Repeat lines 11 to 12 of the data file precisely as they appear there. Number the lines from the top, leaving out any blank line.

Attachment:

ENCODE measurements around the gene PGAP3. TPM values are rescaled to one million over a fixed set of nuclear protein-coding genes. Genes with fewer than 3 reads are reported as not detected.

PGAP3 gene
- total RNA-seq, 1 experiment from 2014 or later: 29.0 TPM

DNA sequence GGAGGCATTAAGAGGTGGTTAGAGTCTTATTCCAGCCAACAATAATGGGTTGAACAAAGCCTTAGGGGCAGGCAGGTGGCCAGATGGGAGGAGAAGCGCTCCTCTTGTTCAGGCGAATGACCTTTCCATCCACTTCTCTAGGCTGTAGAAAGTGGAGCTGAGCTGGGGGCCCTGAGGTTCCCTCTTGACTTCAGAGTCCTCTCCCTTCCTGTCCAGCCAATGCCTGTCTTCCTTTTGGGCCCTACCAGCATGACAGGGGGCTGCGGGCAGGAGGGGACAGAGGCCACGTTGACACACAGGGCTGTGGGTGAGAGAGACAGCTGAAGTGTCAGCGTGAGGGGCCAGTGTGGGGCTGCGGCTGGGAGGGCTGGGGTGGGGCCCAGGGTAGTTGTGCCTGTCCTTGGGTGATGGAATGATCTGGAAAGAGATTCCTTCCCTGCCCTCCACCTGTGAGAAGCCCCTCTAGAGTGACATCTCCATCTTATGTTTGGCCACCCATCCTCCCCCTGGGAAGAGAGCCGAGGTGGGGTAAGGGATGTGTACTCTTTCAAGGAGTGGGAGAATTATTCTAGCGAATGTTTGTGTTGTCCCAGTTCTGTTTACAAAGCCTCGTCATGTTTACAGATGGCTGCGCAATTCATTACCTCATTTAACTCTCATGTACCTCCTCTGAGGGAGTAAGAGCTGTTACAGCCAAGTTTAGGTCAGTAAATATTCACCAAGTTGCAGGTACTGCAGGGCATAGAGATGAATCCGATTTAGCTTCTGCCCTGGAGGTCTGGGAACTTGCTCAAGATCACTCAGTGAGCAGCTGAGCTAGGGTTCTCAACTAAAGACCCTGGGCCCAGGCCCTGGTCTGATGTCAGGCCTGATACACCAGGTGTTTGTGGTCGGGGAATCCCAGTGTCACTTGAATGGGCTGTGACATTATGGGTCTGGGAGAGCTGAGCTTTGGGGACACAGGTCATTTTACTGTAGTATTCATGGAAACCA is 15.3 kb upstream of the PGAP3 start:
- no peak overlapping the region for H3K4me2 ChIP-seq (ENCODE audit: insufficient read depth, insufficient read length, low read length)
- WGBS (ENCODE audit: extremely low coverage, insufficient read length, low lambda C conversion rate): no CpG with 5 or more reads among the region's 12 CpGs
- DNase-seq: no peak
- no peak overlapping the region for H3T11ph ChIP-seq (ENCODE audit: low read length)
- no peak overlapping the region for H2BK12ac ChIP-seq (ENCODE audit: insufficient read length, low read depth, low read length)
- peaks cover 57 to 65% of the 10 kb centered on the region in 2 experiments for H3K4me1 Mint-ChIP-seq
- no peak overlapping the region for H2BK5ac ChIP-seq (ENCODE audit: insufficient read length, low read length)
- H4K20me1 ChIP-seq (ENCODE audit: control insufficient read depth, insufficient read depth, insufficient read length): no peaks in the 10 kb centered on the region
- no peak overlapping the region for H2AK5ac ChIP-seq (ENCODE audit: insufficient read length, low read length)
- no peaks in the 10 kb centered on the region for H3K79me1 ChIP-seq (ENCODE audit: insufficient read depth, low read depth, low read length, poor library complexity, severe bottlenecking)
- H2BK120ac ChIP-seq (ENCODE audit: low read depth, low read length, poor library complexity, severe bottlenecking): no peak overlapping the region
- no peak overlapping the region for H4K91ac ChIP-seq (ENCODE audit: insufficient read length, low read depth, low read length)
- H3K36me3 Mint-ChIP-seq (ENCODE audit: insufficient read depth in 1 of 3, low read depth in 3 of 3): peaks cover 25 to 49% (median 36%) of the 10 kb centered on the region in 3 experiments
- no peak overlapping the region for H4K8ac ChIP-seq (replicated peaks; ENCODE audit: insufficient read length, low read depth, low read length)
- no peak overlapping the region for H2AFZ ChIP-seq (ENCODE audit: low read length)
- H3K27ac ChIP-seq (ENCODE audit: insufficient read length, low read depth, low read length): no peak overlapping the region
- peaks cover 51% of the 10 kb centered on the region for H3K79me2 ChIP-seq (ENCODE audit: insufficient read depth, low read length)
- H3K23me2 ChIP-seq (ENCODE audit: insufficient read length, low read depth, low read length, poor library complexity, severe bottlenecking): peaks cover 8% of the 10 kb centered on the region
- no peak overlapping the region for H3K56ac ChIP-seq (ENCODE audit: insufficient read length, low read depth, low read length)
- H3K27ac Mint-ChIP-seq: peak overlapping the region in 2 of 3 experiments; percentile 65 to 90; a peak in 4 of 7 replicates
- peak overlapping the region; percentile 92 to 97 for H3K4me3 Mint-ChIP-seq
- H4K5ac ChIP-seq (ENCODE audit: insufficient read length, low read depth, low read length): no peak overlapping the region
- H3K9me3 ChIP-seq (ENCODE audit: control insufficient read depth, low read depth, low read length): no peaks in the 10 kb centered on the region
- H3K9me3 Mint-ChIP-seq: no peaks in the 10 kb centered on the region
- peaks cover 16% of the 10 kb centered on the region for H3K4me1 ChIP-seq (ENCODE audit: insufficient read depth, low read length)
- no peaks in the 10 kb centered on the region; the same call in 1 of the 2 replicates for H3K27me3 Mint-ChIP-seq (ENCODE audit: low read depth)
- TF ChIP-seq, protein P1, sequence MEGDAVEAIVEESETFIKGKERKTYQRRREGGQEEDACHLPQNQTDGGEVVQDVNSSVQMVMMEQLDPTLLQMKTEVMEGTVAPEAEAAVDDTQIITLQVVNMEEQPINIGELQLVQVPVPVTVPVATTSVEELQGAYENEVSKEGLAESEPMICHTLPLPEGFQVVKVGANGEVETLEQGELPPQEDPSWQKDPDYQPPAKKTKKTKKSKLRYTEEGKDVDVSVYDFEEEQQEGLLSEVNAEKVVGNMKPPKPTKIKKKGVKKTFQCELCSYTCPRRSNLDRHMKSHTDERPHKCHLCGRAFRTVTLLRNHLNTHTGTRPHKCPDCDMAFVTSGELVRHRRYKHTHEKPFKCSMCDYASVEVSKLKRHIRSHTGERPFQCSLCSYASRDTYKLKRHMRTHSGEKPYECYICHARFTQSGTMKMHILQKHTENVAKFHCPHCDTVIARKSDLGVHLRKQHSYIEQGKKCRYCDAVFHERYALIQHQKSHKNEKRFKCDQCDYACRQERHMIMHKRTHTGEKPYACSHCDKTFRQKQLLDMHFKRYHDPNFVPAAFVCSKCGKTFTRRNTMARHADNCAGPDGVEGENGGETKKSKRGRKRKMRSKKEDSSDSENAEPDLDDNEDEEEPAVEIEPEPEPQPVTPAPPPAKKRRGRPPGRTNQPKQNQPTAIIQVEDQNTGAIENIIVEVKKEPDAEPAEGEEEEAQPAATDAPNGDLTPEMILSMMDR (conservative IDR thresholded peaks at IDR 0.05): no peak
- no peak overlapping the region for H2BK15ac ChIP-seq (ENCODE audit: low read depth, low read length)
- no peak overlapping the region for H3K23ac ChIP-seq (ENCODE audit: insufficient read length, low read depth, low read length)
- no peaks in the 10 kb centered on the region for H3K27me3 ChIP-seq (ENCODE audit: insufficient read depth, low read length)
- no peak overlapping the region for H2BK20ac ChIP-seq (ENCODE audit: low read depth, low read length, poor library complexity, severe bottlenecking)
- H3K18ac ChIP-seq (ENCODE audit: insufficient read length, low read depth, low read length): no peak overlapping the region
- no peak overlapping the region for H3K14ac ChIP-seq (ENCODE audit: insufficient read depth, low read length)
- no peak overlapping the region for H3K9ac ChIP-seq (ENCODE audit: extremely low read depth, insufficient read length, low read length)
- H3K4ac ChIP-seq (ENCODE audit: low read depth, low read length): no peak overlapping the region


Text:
- no peak overlapping the region for H2BK5ac ChIP-seq (ENCODE audit: insufficient read length, low read length)
- H4K20me1 ChIP-seq (ENCODE audit: control insufficient read depth, insufficient read depth, insufficient read length): no peaks in the 10 kb centered on the region